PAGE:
NASA-NOAA's Suomi NPP satellite has been providing forecasters with imagery of Tropical Storm Rina as it moves north through the Central Atlantic Ocean.
Tropical Depression 19 strengthened into a tropical storm and was renamed Rina at 10 p.m. EST on Nov. 6.
On Nov. 6 the Visible Infrared Imaging Radiometer Suite (VIIRS) instrument aboard NASA-NOAA's Suomi NPP satellite captured a visible image of the storm as it was strengthening to tropical storm status. The image showed that Rina's overall cloud pattern increased in coverage in the eastern quadrant of the storm. There also appeared to be with a little more deep convection having developed near the low-level center of circulation. The image was created at NASA's Goddard Space Flight Center in Greenbelt, Md.
By 4 a.m. EST (5 a.m. AST) on Tuesday, Nov. 7 the center of Tropical Storm Rina was located near 31.4 degrees north latitude and 49.8 degrees west longitude. That's about 1,370 miles (2,200 km) west-southwest of the Azores islands. Rina was moving toward the north near 12 mph (19 kph). This general motion accompanied by an increase in forward speed is expected through today. A turn toward north-northeast is forecast to occur by Wednesday night, Nov. 8.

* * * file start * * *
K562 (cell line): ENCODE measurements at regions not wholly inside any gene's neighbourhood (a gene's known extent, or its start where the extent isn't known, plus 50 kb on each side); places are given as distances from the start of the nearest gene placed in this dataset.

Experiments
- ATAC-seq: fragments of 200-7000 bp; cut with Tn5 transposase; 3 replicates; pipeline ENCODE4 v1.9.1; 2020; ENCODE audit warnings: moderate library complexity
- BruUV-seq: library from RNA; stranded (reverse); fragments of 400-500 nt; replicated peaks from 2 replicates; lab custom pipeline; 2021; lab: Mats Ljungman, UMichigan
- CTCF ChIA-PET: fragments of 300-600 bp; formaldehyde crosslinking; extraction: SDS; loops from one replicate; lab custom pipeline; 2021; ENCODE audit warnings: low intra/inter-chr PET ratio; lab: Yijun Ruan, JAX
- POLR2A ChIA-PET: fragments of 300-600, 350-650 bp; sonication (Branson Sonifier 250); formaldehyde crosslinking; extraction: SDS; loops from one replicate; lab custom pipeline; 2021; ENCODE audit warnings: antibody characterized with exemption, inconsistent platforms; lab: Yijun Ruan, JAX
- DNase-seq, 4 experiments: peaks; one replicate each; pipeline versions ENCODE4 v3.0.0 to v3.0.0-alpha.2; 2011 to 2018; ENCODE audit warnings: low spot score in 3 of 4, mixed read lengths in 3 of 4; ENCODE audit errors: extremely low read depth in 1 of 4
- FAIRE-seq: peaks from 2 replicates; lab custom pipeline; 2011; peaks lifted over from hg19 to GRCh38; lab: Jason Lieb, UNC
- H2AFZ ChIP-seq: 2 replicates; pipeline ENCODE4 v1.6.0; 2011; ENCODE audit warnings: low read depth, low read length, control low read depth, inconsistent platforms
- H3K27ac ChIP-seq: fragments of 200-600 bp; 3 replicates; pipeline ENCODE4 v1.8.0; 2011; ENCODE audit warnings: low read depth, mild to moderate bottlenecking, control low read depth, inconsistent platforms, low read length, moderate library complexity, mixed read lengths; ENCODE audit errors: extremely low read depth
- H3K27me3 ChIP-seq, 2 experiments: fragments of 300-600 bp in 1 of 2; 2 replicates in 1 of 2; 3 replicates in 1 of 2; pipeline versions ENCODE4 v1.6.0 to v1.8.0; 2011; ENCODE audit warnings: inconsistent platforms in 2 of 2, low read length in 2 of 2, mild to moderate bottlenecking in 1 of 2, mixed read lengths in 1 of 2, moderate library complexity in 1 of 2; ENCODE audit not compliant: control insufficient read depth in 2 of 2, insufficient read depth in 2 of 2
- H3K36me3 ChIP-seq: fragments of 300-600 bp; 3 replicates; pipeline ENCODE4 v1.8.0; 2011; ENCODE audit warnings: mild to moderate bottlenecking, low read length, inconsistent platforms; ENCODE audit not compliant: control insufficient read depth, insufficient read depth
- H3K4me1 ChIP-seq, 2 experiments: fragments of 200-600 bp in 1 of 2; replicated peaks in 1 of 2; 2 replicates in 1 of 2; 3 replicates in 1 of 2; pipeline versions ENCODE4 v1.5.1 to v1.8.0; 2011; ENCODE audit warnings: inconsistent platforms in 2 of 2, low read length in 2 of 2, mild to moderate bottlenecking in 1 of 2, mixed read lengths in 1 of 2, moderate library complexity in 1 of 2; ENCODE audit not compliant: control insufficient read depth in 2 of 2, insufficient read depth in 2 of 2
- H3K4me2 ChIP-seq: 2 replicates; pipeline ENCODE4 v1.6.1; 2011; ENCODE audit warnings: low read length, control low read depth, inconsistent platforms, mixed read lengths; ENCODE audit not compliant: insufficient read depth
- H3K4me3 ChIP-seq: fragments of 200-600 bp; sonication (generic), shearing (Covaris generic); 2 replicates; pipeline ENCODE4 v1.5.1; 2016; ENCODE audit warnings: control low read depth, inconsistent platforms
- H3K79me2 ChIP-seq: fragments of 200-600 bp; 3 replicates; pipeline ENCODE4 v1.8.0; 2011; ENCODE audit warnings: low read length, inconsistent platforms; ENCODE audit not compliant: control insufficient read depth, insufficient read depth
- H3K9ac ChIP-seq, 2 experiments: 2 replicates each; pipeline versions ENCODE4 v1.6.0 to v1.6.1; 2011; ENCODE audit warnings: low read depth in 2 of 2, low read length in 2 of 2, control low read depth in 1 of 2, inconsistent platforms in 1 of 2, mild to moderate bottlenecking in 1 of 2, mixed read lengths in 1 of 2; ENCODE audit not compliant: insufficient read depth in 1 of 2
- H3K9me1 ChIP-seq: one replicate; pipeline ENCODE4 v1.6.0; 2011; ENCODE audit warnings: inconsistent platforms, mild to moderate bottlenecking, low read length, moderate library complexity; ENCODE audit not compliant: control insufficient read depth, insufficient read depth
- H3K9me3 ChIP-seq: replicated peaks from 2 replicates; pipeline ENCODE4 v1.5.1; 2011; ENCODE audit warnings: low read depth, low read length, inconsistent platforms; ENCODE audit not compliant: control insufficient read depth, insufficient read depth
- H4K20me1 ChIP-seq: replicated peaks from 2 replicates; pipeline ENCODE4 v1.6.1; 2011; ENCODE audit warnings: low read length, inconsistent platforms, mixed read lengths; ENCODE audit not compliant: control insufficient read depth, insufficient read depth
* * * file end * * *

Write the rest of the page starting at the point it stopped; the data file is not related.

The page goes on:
Maximum sustained winds are near 40 mph (65 kph) with higher gusts. Some strengthening is forecast during the next 48 hours. The estimated minimum central pressure of 1009 millibars is based on recent reports from a nearby buoy.
NHC forecaster Stewart noted "the cyclone should continue to accelerate toward the north today and then toward the north-northeast on Wednesday. By 48 hours, Rina is expected to get caught up in the mid-latitude westerlies and accelerate even more toward the northeast over the cold waters of the north Atlantic.
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